I had a phone call about 9 months ago from an elderly man. His wife had passed away 10 years earlier and his children were grown and all living in other states. He said he called me because he had met me about 15 years ago through his wife. I had worked with his wife, (a former REALTOR) and remembered her well. Years later, he was living alone in the home they had built together and was trying to make the hard decision so many elderly people have to face. Is it time to sell the family home and buy a small condo or perhaps move into a retirement center? His children thought he should sell the home and move while he was in good health. He wanted my advice and an idea of what his home is worth. I was grateful he called me and really wanted to help him make the right decision.
The more we spoke on the phone that night I could tell by some of the things he was saying that he must have been an engineer or at least a high C personality. I ask him what he retired from and he told me he was an engineer. I was delighted once again by the gift I have of understanding people. It helps me help them to know how they process information because everyone is so different. With a keen understanding of his personality I told him he needed to take his time because this is a major life change and I have watched my clients over the years make really good moves and I have also been called numerous times to sell the town home or condo they bought in a hurry and was now miserable. I suggested he get more information. Taking your time and getting more information is music to the ears of this type of personality. And, it is also the only way he will ever be able to make a final decision and have peace about it. Here is what I told him to do. I hope the advice I gave him can help you too if you are facing the same dilemma yourself or with a loved one:
1. I told him to visit all the retirement centers in the area and learn what they have to offer. I also told him of a few that I personally knew of where people were very happy and suggested he start looking there.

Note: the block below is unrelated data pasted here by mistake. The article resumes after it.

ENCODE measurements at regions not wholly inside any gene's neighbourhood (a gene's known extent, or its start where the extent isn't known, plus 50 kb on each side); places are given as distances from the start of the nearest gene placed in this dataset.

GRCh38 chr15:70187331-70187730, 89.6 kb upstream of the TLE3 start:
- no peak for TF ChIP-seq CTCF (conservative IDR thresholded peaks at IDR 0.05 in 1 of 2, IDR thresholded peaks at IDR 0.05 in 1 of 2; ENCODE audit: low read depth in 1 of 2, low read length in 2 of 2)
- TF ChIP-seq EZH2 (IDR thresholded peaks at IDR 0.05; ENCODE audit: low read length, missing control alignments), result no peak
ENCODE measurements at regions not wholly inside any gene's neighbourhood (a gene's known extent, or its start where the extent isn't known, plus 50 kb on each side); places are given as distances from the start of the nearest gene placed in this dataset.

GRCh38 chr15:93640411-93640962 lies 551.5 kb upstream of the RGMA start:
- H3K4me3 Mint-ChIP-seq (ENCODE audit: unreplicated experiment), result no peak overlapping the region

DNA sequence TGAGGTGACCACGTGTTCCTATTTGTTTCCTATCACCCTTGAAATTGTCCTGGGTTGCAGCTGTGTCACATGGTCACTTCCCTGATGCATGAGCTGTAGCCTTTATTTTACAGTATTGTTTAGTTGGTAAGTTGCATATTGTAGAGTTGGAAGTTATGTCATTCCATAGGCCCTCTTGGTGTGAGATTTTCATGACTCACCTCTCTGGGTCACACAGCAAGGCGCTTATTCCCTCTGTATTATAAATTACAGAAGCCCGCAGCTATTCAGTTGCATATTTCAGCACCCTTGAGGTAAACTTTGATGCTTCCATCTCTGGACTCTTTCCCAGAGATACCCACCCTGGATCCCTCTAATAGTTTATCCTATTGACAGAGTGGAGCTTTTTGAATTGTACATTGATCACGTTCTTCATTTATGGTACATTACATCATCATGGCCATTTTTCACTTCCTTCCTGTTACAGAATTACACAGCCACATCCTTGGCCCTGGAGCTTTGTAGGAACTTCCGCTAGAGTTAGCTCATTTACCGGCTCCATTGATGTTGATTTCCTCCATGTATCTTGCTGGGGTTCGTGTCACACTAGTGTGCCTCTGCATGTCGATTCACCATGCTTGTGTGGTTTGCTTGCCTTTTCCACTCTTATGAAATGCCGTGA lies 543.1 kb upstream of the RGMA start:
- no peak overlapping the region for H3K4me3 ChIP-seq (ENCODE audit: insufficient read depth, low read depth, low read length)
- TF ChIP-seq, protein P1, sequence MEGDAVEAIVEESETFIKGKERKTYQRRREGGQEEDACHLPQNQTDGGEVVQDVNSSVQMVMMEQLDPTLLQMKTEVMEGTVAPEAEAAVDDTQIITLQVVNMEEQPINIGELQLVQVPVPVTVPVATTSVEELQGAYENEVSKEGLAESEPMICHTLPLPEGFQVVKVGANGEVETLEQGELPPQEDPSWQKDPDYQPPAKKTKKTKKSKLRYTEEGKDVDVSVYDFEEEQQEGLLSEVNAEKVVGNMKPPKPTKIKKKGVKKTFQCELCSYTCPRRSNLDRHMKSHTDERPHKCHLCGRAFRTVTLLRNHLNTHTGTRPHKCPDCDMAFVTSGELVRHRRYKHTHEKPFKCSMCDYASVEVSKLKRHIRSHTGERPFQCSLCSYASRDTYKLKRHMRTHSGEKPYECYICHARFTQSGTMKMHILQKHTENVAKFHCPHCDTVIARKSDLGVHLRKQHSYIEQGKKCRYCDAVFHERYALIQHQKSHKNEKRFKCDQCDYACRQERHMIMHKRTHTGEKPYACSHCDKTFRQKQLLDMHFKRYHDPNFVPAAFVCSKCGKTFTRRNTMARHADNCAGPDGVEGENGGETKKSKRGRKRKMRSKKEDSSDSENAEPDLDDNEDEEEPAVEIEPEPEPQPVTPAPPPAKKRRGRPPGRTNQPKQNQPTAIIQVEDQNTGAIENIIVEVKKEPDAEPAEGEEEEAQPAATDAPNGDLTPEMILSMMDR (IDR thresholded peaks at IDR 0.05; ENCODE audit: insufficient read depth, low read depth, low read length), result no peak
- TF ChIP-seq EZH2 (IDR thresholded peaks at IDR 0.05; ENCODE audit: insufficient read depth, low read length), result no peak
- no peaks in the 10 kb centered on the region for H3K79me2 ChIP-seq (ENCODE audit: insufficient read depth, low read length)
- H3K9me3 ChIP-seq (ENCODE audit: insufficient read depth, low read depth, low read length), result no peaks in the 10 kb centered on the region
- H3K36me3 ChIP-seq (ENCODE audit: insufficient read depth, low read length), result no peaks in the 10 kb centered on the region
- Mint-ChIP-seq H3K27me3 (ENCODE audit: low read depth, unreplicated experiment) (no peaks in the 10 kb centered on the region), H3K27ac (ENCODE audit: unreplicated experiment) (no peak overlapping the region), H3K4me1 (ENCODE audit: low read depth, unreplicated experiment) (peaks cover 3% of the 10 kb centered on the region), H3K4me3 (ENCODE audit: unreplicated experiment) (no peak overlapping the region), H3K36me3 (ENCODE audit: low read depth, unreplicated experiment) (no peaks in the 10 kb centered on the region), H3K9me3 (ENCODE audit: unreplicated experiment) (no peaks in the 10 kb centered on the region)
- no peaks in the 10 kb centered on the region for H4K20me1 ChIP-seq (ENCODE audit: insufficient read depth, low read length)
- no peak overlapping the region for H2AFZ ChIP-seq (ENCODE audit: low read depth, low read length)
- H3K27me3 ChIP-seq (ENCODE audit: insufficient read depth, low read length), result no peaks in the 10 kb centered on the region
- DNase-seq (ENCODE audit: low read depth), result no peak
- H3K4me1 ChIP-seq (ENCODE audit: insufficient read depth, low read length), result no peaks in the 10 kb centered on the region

2. I suggested he get quotes on what it would cost to improve his home so he could stay there. I gave him names and numbers of people that could help him with maintenance and remodeling needs he has now.
3. I gave him the name of someone who I know and trust that can retro-fit any home for handicap living and suggested he get a quote of what that cost would be should he need it in the future.
4. I offered to spend a few hours and show him what one story condos and town homes look like inside in case he wanted to go that direction.
5. I offered to give him names and numbers of people who were in his age group and living in condos or retirement centers so he could interview them.
6. And of course, I gave him a range of value he could expect his home to sell for.
A lot of this information that I gave him can be found on my web site.
Nine months passed and he called back. He had visited Cypress and was pretty excited about the newest retirement community in our town. He wanted to meet with me to get my advice. We met at my office and when I finally got to put a face with the voice on the phone I remembered him from years back. Who could forget him? He is the kind of gentle spirited man who has eyes that always look like they are smiling. You know the type? It is rare, and unforgettable. He reminded me of my grandfather that had the same eyes. He arrived with a big packet of information. I could tell he had taken my previous advice and had done his homework. He proudly showed me the floor plan, reviewed the cost and wanted me to tell him if I thought it was a good investment and if he would be happy there. I know of a few people who have already bought at the Cypress so I could share their experience with him. As far as investment, any retirement community is going to be a good investment. The baby boomers are living longer and developers can not keep up with the need. Supply and demand is the perfect recipe for all good investments.